Nigeria’s foremost fact-checking platform, Dubawa, has embarked on a weeklong event aimed at educating Nigerians on combating disinformation and stopping the spread of false information through fact-checking.
The platform did this during a street-to-street awareness across the country on Friday.
The nationwide awareness was the concluding part of the weeklong programme dedicated to engaging Nigerians on intersections between freedom of expression and civic engagement, and expansion of fact-checking as a way of spreading truthful information across the country.
The activities included information literacy sessions for basic and secondary schools, social media engagement on false information and fact-checking, the launch of 2019 Dubawa fellows and the street-to-street awareness.
Earlier in a statement, the programme officer of Dubawa, Ebele Oputa, harped on the need to spread the truth in the wake of fake news which often endangers the security and development of a nation.
“Regardless of our philosophical or most times sentimental, differences on the existence of truth, what remains is a common acceptance that false information or fake news could harm just about anybody – young or old, rich or poor,” she said.
She said the platform was born out of the desire to educate people on how to spot potential fake news and make leaders and themselves accountable through fact-checking to stop misinformation.
The fact-checking awareness took place in seven states, namely: Kano, Sokoto, Ekiti, Kwara, Kogi, Akwa Ibom, and the Federal Capital Territory.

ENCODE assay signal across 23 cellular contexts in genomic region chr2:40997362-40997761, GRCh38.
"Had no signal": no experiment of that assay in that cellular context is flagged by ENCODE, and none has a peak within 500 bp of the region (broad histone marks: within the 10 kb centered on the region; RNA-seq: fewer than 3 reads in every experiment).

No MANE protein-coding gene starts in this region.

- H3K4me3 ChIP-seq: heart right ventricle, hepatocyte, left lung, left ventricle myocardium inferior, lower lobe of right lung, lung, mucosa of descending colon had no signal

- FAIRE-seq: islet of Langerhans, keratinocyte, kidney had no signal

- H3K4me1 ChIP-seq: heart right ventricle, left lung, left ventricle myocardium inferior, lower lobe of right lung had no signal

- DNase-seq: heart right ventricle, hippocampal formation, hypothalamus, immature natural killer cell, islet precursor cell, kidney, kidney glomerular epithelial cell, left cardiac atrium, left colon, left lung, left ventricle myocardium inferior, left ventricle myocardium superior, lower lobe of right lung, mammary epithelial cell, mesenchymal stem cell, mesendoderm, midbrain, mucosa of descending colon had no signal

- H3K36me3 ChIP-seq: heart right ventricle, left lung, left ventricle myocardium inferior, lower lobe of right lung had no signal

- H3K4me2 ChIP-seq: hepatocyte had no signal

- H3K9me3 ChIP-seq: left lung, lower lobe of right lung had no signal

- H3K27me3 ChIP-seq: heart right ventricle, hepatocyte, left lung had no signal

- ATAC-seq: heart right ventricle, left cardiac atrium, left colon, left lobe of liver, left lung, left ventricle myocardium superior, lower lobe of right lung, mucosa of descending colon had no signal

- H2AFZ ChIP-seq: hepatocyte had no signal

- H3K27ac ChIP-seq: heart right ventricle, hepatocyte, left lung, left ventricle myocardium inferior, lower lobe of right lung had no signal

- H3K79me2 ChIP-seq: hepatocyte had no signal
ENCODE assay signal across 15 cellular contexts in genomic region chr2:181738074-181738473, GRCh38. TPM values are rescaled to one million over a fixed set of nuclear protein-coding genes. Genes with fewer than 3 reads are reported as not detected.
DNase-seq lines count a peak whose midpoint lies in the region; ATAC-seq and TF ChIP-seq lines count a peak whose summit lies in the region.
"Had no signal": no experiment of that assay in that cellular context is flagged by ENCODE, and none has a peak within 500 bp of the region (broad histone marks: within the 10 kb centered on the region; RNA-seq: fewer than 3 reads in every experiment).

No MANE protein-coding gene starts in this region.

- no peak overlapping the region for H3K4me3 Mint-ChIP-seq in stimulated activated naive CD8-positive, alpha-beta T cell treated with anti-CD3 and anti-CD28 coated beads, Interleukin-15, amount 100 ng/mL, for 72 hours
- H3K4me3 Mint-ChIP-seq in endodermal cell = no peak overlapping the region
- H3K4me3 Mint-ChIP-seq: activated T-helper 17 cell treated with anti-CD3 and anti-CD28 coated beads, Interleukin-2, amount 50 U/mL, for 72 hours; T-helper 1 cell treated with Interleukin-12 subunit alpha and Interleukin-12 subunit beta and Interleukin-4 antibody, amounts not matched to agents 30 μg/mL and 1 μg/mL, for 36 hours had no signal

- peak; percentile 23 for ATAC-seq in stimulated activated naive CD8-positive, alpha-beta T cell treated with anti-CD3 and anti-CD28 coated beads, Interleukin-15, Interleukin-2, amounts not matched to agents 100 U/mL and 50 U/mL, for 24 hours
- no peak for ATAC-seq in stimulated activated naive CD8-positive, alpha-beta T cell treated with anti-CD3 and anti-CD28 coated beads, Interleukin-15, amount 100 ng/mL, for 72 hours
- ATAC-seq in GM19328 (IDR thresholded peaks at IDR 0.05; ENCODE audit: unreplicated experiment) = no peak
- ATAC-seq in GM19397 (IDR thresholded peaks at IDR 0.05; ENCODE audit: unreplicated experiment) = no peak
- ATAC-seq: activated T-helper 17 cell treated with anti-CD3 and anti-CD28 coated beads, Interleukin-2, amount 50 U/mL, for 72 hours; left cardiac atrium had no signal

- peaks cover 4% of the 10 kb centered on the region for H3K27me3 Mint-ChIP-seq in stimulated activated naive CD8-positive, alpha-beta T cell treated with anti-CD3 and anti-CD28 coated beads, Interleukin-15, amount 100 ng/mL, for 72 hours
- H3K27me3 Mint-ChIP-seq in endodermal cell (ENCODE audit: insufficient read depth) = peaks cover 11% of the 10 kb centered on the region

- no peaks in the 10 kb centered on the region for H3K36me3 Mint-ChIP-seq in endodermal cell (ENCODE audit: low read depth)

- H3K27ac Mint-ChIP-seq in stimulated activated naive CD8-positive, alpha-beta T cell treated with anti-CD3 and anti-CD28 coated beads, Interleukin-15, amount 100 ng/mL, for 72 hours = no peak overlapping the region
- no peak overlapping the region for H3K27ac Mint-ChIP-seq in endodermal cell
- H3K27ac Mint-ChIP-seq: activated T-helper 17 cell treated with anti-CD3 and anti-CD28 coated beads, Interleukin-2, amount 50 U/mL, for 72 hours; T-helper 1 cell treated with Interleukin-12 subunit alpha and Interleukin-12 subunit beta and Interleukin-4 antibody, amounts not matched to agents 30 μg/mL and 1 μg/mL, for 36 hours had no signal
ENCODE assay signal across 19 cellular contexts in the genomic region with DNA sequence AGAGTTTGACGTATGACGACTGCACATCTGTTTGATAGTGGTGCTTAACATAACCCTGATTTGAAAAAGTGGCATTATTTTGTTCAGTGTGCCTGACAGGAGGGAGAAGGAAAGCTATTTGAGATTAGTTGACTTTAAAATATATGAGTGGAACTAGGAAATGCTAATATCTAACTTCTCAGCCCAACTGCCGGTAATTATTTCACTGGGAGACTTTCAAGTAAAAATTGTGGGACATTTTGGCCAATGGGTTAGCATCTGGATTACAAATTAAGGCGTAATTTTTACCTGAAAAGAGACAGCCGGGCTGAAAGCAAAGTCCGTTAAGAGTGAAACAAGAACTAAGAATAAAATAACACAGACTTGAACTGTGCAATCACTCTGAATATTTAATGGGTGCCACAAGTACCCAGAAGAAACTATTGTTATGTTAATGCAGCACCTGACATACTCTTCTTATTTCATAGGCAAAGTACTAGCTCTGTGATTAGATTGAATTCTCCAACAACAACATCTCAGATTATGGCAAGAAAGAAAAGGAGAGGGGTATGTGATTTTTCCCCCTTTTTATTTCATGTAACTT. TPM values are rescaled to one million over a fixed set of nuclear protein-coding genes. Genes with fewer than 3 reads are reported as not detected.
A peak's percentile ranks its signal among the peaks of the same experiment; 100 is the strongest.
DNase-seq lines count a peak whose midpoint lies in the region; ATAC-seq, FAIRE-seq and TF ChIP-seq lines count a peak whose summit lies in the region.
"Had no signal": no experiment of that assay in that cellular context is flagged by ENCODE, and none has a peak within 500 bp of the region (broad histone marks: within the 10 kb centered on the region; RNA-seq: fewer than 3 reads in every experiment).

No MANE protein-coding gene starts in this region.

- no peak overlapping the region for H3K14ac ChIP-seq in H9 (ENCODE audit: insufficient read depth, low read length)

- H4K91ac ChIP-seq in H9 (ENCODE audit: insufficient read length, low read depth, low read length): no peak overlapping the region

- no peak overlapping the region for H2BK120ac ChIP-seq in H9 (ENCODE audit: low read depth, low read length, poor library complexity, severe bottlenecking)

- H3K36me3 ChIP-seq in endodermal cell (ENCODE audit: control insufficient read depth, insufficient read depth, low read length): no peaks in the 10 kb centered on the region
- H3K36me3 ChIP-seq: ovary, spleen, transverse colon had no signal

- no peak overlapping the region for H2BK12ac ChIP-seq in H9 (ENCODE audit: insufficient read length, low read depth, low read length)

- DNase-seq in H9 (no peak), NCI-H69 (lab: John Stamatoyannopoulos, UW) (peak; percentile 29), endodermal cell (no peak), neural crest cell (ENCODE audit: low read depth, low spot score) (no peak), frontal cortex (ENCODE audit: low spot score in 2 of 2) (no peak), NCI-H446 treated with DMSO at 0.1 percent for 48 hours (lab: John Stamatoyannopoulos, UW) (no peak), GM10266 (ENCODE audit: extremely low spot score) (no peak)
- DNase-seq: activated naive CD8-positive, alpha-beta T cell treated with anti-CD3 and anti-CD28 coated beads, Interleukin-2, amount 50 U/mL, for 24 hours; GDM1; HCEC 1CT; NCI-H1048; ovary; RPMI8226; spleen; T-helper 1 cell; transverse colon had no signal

Dubawa volunteers across the country went round to sample Nigerians’ knowledge of fact-checking and hear their views on fake news.
Most of the respondents believed false information and disinformation often trended more on the social media.
During a vox pop on the street of Abuja, a respondent, Abdullah Etsemeyuno, 45, said he was often wary of the content of information put on the internet as “the social media houses large chunk of fake news.”
When asked how he determined the validity of information he got, the forty-five year old said, “I verify them from various reputable news platforms.”
Another respondent, Agnes Blessed, 56, said she confirmed “from God whatever information people give me, even if it is from my husband and children.”
When she learnt she could verify a claim herself, she expressed happiness over the new knowledge she acquired through her encounter with Dubawa.
A Kano respondent, Bashir, said the effects of fake news in Nigeria could be grave and instigate ethnic violence.
“Sharing fake news is dangerous because of its implications on the sentiments of the citizens in a multicultural society like Nigeria,” he said.
Dubawa is Nigeria’s first indigenous independent verification and fact-checking project, initiated by the Premium Times Centre for Investigative Journalism (PTCIJ), to amplify the culture of truth in public discourse, public policy, and journalistic practice.
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